For a Governor—within the state, territory, or possession—from the day of death until interment.

20. When the flag is used to cover a casket, the Union (blue) should be at the head and over the left shoulder.

21. The flag should not be dipped to any person or thing.

22. It should never be displayed with the union down, save as a signal of dire distress.

23. It should never touch anything beneath it, such as the ground, the floor, water or merchandise.

24. It should never be carried flat or horizontally, but always aloft and free.

25. It should never be fastened, displayed, used, or stored so that it might be easily torn, soiled or damaged in any way.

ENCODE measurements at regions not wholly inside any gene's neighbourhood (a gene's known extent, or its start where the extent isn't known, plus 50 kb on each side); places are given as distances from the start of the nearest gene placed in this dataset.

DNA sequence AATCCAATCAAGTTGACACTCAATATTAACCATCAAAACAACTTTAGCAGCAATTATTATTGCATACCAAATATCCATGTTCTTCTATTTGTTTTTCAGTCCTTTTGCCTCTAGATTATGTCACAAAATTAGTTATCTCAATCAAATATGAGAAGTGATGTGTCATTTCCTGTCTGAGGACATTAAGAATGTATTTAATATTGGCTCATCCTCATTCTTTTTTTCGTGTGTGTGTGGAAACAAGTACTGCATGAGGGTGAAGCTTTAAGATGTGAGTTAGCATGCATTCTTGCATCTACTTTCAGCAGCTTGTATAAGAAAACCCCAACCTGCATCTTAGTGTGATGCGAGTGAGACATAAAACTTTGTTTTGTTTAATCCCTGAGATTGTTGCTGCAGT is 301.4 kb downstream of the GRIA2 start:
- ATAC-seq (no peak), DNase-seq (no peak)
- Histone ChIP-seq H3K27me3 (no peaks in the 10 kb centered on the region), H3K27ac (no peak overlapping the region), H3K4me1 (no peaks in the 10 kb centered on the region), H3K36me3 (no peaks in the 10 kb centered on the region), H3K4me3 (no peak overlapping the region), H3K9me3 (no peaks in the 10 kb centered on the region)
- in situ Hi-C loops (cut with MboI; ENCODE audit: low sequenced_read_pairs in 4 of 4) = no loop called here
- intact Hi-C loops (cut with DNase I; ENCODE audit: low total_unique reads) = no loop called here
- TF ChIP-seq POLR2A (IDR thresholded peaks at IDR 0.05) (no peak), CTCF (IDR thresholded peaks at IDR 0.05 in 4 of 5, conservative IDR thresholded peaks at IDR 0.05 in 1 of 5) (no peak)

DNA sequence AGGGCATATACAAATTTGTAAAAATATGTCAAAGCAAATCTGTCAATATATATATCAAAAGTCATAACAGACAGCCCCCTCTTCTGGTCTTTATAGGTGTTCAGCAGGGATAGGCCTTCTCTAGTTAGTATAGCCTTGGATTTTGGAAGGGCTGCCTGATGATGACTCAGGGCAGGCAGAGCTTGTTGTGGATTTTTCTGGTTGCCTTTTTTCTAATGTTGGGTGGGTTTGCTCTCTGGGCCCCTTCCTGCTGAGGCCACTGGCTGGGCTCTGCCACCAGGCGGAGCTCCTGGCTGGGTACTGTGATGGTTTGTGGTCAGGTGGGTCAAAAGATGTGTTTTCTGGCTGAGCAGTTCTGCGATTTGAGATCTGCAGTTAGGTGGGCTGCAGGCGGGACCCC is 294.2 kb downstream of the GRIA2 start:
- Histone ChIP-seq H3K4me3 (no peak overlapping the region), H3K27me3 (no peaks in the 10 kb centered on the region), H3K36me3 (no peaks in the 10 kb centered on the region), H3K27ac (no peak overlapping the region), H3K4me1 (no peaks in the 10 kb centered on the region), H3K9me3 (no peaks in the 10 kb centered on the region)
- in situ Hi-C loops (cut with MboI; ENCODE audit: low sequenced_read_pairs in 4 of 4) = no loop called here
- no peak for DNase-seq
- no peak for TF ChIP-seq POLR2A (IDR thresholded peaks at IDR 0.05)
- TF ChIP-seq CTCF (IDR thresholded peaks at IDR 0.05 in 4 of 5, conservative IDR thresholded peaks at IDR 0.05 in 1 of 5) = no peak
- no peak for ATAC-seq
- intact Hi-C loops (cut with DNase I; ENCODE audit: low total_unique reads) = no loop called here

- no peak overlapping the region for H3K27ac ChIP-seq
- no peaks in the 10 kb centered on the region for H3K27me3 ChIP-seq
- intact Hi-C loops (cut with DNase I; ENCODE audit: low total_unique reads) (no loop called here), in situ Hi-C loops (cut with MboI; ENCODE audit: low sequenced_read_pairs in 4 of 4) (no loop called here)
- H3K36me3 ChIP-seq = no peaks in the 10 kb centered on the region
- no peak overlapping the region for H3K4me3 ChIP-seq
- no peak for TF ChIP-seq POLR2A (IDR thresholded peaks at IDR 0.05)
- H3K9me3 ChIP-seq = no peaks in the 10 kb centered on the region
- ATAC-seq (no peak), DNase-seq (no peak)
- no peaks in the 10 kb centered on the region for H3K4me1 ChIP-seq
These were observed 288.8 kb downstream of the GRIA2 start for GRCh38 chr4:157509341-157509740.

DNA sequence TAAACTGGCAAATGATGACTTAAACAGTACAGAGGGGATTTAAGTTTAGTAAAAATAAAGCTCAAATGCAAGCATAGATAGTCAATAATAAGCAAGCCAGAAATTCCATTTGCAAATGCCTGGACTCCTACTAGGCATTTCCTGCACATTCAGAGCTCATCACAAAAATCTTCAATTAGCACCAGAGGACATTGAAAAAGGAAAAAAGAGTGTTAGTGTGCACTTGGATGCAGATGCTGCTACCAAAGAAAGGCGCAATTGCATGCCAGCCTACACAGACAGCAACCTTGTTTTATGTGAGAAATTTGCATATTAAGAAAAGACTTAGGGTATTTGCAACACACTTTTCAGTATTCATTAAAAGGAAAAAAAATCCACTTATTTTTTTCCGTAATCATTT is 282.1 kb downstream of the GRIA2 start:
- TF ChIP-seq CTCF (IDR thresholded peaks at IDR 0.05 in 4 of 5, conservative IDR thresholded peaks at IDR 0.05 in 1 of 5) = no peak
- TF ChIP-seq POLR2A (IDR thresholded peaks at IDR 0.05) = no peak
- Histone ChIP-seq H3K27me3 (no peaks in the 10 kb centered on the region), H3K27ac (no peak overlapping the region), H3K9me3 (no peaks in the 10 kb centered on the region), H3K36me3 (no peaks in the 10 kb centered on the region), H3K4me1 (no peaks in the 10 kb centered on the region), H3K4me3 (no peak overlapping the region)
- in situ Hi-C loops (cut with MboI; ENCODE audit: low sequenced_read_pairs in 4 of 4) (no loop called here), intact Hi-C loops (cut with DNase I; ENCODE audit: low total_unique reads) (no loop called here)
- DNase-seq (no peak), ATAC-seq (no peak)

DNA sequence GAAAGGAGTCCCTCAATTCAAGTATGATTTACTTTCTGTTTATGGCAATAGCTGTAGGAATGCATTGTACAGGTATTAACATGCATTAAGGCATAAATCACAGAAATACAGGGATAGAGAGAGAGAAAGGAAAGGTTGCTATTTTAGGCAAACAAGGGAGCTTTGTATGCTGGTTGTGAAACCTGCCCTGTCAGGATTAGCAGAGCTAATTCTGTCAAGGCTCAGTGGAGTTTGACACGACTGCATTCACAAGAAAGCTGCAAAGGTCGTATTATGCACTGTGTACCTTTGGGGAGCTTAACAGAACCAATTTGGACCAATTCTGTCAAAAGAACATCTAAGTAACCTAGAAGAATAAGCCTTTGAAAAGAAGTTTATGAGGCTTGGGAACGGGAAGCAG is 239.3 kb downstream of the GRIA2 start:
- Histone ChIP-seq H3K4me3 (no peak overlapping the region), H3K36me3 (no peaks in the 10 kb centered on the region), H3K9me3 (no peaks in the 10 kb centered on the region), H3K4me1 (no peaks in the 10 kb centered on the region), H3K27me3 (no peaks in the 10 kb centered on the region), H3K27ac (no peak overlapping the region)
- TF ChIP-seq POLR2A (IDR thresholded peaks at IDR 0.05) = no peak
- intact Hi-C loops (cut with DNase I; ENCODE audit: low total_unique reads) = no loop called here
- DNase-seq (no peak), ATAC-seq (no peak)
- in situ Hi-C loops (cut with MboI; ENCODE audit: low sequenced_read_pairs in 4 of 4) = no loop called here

26. It should never be used as covering for a ceiling.

27. It should never have anything placed on it.

28. The flag should never be used for any advertising purpose, nor embroidered on cushions or handkerchiefs, printed on paper napkins or boxes, nor used as any portion of a costume.

29. When the flag is in such condition that it is no longer a fitting emblem, it should be destroyed in a dignified way, preferably by burning.

I hope y’all have a safe and happy 4th of July.

reference: The Farmer’s Almanac

Relephant bonus:


Author: Ashleigh Hitchcock

Photo: flickr, flickr